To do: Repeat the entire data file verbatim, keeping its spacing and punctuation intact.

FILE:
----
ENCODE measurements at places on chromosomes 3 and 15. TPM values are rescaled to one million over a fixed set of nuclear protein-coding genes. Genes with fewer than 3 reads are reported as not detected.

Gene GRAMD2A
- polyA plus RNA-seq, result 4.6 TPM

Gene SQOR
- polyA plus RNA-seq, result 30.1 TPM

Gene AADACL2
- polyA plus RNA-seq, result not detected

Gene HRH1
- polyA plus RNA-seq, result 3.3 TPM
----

ENCODE measurements at places on chromosomes 3 and 15. TPM values are rescaled to one million over a fixed set of nuclear protein-coding genes. Genes with fewer than 3 reads are reported as not detected.

Gene GRAMD2A
- polyA plus RNA-seq, result 4.6 TPM

Gene SQOR
- polyA plus RNA-seq, result 30.1 TPM

Gene AADACL2
- polyA plus RNA-seq, result not detected

Gene HRH1
- polyA plus RNA-seq, result 3.3 TPM